What is a low-income country? According to the World Bank, low-income countries are nations that have a per capita gross national income (GNI) of less than $1,026.
GNI per capita (formerly GNP per capita) is the dollar value of a country's final income divided by its population. Its income is the sum of value added by all resident producers and product taxes not included in the output valuation plus net receipts of primary income from abroad. The numbers provided on this page are GNI per capita converted to current U.S. dollars using the World Bank Atlas method divided by the mid-year population. GNI is converted to U.S. dollars at official exchange rates for comparisons across economies. The Atlas method applies a conversion factor that averages the exchange rate for a given year and the two preceding years adjusted for differences in inflation between the country and the Euro area, Japan, the United Kingdom, and the United States.
The World Bank classifies countries into several categories. Originally, there were three categories: high-income countries, middle-income countries, and low-income countries. The high-income group has the highest income globally, with a GNI per capita of at least $12,476. The upper-middle-income group has per capita incomes between $4,038 and $12,475. The lower-middle-income nations have GNI per capita of $1,026 to $4,035. Finally, low-income countries have GNI per capita of $1,025 or less.
Low-income countries are often synonymous with underdeveloped countries, also known as developing countries, emerging markets, or newly industrialized countries. These counties receive development aid, which is financial aid given by governments or agencies to boost and support the economic, political, social, and environmental development in other countries. Bilateral aid is given directly from the donor country to another, and multilateral aid is given to an international organization that distributes aid to developing countries. World Bank and United Nations agencies such as UNICEF are examples of organizations that are involved in development aid.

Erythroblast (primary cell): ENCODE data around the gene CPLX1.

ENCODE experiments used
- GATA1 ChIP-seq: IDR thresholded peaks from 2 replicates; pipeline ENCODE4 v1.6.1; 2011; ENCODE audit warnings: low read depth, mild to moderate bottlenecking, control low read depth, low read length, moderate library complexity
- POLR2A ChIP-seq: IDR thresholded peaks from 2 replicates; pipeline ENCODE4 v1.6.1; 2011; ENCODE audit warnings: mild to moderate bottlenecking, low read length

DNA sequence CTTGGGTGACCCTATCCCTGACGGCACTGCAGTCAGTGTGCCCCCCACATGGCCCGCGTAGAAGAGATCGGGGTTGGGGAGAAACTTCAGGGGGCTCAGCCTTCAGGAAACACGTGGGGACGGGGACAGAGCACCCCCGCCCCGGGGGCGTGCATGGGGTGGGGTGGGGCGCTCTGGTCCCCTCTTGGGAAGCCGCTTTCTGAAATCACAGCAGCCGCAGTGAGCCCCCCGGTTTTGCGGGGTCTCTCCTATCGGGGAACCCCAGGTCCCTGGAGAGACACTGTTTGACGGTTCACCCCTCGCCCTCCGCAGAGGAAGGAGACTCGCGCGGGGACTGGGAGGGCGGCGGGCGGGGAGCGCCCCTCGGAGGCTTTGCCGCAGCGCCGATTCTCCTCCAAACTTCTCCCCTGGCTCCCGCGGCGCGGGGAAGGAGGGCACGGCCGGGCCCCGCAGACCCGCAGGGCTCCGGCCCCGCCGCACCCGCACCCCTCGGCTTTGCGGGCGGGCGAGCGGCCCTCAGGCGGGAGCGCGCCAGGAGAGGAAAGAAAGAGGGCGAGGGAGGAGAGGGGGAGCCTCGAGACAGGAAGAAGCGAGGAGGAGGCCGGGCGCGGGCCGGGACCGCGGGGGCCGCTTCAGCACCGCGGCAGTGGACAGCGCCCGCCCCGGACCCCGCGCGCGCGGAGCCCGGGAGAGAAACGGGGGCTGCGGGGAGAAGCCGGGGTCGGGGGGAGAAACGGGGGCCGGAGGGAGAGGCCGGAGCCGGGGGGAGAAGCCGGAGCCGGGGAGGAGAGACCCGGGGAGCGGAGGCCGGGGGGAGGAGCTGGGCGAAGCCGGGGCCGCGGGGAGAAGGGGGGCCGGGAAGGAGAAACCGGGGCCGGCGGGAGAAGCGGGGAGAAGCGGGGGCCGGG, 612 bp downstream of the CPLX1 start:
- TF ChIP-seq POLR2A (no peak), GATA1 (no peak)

Low-income countries face struggles relating to a poor economy. Issues related to poor economic health include below-average life expectancy, high infant mortality rates, poor educational outcomes, degrading infrastructure, environmental and climate conditions, and poor health outcomes. These low-income countries suffer high rates of illnesses and infections due to lack of clean water, low sanitation levels, malnutrition, and lack of access to quality medical care.
Most countries' numbers in the table below are from 2019, except Somalia (1990), Yemen (2018), and Eritrea (2011). There are currently 24 countries in the low-income country category. Somalia is at the bottom of the low-income country list, with a GNI per capita of $130.